September 18, 2009 posted by Emile Heitor
Our fourth edition of the "discussions with a NetBSD developer" series is a very special one, as we had the chance to talk to Alistair G. Crooks, president of The NetBSD Foundation.
Alistair gave us a historical point of view some of you might be unaware of, explaining "The NetBSD way" while telling us what is his analysis of NetBSD's status today and what he thinks about its future.
NetBSDfr: For those of our readers who don't know you, could you tell
us a little bit about yourself?
- am originally from the UK (Scotland)
- have a degree in computing science from Glasgow University
- have a wife and 2 children
- have worked in the UK, the Netherlands and Germany for most of my life
- now situated in Californa, where we moved last year
- am a guitarist, with a great love of music (which my family disputes)
NetBSDfr: How long have you been using UNIX, and in particular BSD UNIX ?
Did you follow CSRG's work?
Alistair: I first booted Unix version 6 on a PDP11/45 in 1977. I first used BSD
Unix in 1984 - 4.1c on a VAX, and early Suns running 4.2 BSD. I
recently found some course notes from a 4.3 BSD internals tutorial
given by Kirk Mckusick and Mike Karels in 1986. I used to have various
interesting reel-to-reel tapes in the house, but the move to California
has meant a rationalisation in non-essential items. Quite how my wife's
collection of mugs is essential, is not immediately clear to me, but will
become apparent later on, I'm sure.
NetBSDfr: As you're one of NetBSD's early hackers, could you briefly explain us
what was the path from 386BSD to NetBSD 0.8 ?
What made you choose to follow NetBSD over FreeBSD?
Alistair: I used 386 BSD 0.0, and then 0.1 - complete with cgd's notes on how to
configure more than 5 MB of swap space, which I remember using in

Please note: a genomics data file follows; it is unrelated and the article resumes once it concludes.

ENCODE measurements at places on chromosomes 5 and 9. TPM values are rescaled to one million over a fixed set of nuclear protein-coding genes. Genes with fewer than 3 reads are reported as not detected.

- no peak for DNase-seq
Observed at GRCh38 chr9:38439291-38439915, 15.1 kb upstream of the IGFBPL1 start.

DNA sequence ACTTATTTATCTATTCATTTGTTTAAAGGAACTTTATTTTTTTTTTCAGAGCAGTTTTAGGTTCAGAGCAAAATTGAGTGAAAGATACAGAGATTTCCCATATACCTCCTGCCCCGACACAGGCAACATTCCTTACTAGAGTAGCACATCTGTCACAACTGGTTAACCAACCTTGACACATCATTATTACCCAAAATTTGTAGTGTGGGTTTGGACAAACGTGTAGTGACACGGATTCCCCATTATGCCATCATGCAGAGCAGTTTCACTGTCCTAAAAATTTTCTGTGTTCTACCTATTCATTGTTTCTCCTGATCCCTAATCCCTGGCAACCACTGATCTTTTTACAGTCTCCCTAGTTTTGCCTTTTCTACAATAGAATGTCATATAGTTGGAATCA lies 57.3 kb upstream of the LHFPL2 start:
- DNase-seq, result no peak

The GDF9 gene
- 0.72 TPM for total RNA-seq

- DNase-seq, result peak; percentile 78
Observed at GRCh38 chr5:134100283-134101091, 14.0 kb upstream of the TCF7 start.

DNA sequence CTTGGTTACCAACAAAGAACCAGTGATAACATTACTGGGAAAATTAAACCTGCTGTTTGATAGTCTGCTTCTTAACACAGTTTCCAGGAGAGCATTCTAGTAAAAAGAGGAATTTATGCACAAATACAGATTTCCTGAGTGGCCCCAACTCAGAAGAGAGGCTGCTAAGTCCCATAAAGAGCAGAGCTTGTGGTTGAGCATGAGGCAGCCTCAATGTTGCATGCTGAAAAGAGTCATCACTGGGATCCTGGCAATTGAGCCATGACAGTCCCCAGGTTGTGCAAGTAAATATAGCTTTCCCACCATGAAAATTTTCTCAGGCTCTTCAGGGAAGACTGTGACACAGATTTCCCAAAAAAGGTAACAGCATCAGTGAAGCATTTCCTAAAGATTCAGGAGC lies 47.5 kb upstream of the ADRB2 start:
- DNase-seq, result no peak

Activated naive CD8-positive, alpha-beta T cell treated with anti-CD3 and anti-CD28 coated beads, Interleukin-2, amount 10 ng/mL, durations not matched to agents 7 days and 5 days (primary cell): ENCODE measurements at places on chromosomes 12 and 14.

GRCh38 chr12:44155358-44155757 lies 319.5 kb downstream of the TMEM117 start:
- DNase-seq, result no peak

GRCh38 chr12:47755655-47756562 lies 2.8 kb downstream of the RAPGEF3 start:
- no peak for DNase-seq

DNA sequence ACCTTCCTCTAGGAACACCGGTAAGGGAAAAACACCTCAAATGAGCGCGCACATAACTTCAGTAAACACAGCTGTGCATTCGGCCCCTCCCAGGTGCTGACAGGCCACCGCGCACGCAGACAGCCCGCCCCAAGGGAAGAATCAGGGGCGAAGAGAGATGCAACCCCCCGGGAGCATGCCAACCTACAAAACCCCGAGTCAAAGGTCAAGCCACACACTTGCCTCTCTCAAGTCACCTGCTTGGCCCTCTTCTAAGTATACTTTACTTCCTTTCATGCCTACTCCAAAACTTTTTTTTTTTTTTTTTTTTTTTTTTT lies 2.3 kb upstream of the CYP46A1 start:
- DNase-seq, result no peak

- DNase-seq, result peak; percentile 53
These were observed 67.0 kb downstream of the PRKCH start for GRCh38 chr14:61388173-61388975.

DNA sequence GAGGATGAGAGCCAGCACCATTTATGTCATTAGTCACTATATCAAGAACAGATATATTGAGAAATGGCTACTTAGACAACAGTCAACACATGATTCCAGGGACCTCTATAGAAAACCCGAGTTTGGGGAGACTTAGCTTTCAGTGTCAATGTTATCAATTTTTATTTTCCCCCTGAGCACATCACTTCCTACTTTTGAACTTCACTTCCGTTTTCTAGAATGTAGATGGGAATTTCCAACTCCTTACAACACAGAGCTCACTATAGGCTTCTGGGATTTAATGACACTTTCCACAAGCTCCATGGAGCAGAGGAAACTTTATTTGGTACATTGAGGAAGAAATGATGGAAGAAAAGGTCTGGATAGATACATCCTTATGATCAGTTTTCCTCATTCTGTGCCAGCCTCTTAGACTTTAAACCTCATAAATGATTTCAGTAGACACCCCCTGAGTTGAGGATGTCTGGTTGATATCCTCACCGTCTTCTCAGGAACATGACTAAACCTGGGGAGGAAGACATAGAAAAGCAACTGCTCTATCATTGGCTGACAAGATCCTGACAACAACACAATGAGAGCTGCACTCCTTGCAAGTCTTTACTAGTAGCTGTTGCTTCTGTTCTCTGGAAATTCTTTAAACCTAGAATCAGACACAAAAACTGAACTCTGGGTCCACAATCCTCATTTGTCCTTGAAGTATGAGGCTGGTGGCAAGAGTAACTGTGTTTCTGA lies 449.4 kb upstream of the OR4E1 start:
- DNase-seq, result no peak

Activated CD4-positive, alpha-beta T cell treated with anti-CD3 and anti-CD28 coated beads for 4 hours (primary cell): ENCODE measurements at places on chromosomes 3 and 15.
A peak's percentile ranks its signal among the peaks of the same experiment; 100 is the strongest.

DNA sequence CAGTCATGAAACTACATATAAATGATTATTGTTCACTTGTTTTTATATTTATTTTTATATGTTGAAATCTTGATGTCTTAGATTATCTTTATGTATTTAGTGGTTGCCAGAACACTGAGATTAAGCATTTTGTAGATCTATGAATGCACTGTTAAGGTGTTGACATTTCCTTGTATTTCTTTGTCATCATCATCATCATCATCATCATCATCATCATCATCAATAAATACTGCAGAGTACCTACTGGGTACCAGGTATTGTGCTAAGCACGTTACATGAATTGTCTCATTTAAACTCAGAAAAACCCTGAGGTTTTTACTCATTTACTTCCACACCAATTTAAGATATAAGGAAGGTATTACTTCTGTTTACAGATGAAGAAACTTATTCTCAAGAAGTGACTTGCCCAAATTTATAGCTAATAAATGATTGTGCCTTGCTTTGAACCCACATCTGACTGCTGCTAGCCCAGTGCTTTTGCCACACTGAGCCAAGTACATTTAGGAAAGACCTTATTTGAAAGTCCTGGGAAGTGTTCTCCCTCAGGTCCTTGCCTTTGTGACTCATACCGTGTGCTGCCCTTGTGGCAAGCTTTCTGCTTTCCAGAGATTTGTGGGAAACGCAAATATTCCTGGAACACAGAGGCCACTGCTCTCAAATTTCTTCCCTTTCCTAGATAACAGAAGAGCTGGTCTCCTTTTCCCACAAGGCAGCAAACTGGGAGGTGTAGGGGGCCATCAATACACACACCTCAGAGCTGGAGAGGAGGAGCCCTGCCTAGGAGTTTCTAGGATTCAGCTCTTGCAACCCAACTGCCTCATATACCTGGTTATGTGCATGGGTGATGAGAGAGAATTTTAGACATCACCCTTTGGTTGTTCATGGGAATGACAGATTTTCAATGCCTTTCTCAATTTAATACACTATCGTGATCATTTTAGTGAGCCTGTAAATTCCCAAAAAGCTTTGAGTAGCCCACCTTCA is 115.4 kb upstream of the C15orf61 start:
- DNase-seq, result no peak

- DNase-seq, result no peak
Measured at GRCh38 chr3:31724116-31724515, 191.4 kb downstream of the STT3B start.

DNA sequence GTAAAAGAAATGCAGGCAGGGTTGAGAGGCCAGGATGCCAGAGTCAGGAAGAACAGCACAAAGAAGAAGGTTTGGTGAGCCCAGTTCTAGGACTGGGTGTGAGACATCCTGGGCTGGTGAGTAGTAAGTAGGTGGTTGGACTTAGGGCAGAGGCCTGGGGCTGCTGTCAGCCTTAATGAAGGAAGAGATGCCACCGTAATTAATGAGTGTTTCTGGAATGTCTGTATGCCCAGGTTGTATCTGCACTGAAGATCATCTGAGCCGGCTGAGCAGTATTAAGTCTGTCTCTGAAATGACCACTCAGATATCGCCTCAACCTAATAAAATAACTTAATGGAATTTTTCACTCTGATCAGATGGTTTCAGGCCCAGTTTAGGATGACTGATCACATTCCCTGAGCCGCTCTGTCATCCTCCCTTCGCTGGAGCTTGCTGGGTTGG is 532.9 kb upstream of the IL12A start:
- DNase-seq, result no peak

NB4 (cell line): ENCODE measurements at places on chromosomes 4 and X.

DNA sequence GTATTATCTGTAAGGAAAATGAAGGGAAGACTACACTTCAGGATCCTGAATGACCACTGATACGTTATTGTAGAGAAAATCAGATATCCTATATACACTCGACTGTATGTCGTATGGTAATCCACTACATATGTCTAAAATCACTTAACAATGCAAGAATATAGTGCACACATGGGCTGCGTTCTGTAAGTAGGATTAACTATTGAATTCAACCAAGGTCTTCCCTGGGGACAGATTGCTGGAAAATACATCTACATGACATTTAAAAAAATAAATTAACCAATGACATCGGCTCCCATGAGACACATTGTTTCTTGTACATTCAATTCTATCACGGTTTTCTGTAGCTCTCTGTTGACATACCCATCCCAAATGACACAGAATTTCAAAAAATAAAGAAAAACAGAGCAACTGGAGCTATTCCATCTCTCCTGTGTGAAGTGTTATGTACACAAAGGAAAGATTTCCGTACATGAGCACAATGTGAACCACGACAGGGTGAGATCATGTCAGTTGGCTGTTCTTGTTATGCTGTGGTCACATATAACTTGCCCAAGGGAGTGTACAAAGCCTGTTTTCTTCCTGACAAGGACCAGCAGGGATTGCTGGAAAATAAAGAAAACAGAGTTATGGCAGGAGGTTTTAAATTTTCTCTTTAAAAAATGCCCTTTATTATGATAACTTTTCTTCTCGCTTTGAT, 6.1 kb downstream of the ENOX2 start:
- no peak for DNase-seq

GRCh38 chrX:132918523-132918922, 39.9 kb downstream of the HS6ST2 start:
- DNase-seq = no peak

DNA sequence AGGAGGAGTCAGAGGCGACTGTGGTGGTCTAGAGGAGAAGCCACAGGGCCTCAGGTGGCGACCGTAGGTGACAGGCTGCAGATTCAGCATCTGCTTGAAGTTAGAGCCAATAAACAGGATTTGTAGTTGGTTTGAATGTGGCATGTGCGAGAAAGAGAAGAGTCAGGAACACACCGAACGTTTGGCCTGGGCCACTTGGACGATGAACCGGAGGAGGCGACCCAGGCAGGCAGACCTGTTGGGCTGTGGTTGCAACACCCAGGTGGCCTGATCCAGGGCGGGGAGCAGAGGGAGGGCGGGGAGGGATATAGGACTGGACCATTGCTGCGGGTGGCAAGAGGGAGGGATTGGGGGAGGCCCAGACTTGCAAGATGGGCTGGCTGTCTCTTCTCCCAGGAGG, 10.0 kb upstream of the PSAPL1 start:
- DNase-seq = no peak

September 1992 - I can be exact because I did that just before going
off on my honeymoon - then there was a few months delay, and NetBSD and
FreeBSD were born.
There were a number of reasons for choosing NetBSD, and one minor
- the minor one was that NetBSD 0.8 would install fine onto my old 300
MB drive, whereas FreeBSD wouldn't. I also had positive experience
with the developers in the NetBSD camp. Around the same time, there
was an online conference using some early irc framework which
discussed what should happen and how to move forward, and I
remember thinking that the design and architecture decisions that
(what were to become) the NetBSD developers were taking were the right
However, in those days, there was a lot of crossover between the two
projects. For example, my name used to appear in the FreeBSD
developers handbook - I have no idea if it still does - because two of
the original ports collection (what we'd know as binary packages
nowadays) I provided - and these were compiled on NetBSD but were
runnable on FreeBSD. This is long before FreeBSD started its new
build-from-source ports collection (which incidentally is why you used
to see the "New" in
# New ports collection makefile for: portname
on the top of ports Makefiles, to denote that this portname was from the
new ports collection, the source-based, rather than binary-based one).
NetBSDfr: When and how did you become a NetBSD commiter? How many were there?
Alistair: I'd been on the NetBSD mailing lists and used to run NetBSD-current
on my machines since the time NetBSD started (1993). I used to
travel with my work and had met up with a number of NetBSD